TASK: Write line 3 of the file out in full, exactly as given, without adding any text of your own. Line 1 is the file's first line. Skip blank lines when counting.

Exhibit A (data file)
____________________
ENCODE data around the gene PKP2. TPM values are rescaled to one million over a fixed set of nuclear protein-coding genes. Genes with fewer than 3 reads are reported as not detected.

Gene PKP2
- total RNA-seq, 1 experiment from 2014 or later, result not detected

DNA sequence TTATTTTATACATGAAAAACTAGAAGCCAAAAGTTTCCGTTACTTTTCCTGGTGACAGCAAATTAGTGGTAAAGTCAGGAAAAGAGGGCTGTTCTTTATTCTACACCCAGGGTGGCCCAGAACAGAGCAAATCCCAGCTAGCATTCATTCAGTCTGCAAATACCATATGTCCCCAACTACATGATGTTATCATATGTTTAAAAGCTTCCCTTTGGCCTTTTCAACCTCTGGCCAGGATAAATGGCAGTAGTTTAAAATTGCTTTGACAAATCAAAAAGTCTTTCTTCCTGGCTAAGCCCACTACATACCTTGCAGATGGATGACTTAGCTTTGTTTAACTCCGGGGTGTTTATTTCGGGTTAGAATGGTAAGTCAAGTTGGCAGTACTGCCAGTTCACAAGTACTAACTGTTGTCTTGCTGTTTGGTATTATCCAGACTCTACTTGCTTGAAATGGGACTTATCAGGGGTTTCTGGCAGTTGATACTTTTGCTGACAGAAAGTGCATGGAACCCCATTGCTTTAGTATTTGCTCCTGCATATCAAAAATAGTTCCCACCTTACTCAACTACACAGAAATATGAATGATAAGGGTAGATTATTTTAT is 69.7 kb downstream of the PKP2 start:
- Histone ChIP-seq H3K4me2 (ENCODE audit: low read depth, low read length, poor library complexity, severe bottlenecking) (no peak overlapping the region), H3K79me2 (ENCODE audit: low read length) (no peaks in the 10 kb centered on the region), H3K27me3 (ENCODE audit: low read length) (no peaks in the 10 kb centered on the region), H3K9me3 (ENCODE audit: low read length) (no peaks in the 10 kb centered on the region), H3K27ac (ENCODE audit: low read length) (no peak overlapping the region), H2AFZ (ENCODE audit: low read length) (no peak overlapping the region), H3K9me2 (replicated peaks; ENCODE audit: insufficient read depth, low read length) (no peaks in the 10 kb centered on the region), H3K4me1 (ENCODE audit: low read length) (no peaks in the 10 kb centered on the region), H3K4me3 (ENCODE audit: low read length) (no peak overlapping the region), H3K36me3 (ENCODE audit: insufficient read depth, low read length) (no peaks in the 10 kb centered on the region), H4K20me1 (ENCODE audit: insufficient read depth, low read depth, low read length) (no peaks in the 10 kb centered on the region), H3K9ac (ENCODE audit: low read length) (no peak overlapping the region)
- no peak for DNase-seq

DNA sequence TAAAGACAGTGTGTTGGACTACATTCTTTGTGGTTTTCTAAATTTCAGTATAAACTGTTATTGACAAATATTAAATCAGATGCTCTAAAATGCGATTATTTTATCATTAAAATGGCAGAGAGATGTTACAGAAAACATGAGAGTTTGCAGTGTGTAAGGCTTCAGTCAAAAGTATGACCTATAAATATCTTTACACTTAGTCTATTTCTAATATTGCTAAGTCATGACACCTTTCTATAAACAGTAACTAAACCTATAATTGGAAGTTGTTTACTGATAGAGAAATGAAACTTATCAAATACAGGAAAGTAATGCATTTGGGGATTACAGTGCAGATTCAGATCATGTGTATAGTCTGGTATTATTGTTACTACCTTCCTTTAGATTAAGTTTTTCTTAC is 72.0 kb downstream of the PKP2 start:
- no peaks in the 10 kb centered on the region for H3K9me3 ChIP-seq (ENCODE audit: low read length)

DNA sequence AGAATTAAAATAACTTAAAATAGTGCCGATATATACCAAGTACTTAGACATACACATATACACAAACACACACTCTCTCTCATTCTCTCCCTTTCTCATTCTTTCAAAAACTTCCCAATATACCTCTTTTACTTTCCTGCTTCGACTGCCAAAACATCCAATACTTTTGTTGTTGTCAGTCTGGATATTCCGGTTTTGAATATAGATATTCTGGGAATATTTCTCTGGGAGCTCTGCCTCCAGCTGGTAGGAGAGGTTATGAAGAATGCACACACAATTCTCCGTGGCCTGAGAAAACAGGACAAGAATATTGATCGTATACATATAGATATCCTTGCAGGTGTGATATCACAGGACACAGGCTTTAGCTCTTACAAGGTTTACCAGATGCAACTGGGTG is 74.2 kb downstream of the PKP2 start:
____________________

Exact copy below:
- total RNA-seq, 1 experiment from 2014 or later, result not detected